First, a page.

The Story of Accidental Tomatoes

How a forgotten seed showed me how the church could change.

A few years ago we planted a little herb garden in the landscaping in front of our house. We put in thyme, basil, oregano and parsley, and also added in some hot peppers and cherry tomatoes just for grins.

Everything lived together in a little 3-foot-diameter ring of bricks right outside our kitchen window. It provided a lot of fresh flavor for our meals that summer…not to mention a couple amazing batches of homemade salsa!

At the end of the season I dug everything up with the intention of starting over the next spring. But life got in the way, spring turned into summer, summer turned into fall, fall turned into winter, and by the following spring I still had a bare patch of dirt staring at me every time I looked outside.

And the next year’s good intentions didn’t turn into anything more productive than the preceding one.

But something funny happened.

Where did that come from?

A couple weeks after cleaning some weeds out of my little empty bed of dirt, I noticed some new greenery poking up. Figuring I’d just have to weed again eventually, I ignored it. But a few days later I took a closer look…and what do you know? It was a tomato plant!

Now keep in mind that it had been two years since I last planted tomatoes in that little plot. But there, somehow, despite a full year and a half of neglect, with no new soil or fertilizer or anything, this little cherry tomato plant decided to emerge!

Although it was mid-July when it sprouted, which is pretty late in the growing season in our neck of the woods, we decided to let it go and see what happened. When the first flowers emerged we started to get excited, but within a couple of days some of the local fauna (most likely a deer or rabbit) had chewed off the tender blooms. We figured that would be the end of it, but not having the time (or energy) to fuss with it, we continued to let it go.

Lo and behold, a few days later some new blossoms appeared, and this time the critters left them alone. Within a week some tiny fruits started to sprout. So we staked and wired the plant to keep everything up off the ground, and it just took off!

And then we spent several weeks harvesting our accidental tomatoes.

What I learned from a tomato plant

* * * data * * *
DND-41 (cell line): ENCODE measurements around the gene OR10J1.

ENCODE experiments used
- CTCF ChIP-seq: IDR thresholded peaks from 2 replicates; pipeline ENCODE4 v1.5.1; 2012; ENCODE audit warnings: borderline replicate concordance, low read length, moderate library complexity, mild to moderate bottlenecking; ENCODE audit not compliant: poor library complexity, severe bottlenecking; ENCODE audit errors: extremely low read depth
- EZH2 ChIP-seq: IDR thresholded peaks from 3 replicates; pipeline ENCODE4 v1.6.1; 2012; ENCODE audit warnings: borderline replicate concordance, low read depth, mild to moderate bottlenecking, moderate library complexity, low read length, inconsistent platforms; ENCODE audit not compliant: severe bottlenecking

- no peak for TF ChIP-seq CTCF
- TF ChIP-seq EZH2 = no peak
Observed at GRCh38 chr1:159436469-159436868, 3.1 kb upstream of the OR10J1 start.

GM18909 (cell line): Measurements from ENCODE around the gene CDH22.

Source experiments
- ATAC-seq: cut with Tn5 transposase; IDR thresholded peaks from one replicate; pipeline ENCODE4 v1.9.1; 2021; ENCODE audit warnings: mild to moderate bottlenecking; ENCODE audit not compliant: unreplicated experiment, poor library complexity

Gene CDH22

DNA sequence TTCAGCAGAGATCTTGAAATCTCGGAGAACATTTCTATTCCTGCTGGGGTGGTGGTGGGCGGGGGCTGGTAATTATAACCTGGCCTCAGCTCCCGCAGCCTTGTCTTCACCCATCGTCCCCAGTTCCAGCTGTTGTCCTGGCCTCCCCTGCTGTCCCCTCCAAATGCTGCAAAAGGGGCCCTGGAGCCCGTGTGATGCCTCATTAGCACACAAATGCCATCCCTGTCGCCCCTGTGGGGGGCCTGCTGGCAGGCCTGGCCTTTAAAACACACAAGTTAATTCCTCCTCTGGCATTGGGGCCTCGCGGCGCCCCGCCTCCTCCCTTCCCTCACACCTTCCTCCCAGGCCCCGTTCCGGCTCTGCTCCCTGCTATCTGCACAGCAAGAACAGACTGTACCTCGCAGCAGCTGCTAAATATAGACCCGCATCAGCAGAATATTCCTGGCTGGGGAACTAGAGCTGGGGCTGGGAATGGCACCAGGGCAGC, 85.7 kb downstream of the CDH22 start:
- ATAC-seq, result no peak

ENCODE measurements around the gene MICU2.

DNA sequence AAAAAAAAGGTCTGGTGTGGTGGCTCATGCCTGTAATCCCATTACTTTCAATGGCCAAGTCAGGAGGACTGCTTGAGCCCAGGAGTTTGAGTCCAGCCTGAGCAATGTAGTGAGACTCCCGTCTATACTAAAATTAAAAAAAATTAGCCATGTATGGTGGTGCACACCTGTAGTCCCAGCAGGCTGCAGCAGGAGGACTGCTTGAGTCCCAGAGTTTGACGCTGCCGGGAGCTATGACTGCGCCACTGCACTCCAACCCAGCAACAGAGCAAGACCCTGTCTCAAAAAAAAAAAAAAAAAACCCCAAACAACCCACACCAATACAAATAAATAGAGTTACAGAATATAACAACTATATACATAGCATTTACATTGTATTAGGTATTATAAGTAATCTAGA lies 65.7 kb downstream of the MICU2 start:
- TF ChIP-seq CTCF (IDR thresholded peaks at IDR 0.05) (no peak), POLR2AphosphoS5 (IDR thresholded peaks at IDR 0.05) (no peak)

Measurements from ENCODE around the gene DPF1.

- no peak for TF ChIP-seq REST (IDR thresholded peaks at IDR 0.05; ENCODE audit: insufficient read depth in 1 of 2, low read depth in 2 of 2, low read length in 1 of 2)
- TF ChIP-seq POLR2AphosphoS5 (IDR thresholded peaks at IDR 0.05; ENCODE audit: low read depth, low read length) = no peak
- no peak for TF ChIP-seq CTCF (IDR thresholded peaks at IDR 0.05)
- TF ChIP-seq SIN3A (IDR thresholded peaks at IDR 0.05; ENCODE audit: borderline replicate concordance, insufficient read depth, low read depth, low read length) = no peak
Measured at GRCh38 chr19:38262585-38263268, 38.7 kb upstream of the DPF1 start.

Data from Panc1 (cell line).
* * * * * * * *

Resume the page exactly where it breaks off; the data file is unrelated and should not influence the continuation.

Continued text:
My accidental tomato plant reminded me of all the people the modern institutional church has neglected. The folks who haven’t been fed, cared for, nurtured, or even paid attention to. The people who have just wandered away without a word. The ones who have been forced out because they didn’t measure up to some imaginary standard of purity or morality. The ones who were made to feel unloved and unwelcome.

And the ones who, regardless all of that, persist in insisting that they are still worthy of love, of friendship, of value, of relationship.

My accidental tomato grew despite me not paying a whit of intention to it. It just decided it was going to grow, so it did.

And it produced a bumper crop of delicious fruit.

There are people in the world who have really legitimate reasons for saying no to all the trappings of religion. But what if, instead of just closing our doors and hearts to them, we started to see all the beauty they are capable of producing? What if we allowed them to feed us, to nurture us … to make us all more alive together?

Putting lipstick on a pig

I still believe that the church can be a powerful force for liberation in the world. And while it’s clearly evident that our institutional models for church are dying, they still works for a lot of people.

But there are a lot of us who it’s not working for anymore. And no amount of recruiting or cajoling or putting on new window dressings (in Appalachia we call it “putting lipstick on a pig”) is going to change that.

Here’s the thing, though…church can be different.

It doesn’t have to be hard-backed pews, long-winded sermons, and songs we can’t sing. It doesn’t have to be hyped-up light and laser shows, tight-shirted pastors, and fake smiles.

All it has to be is community.

And, to quote the Beatles, all it needs is love.

Welcome home

So welcome to Accidental Tomatoes. This is a place where we can come together to share the stories of how unconditional love can change the world. Through both online and in-person community, we’ll forge relationships, inspire unity, and work together for justice for all and the common good.

I’m glad you’re here! Let’s grow together!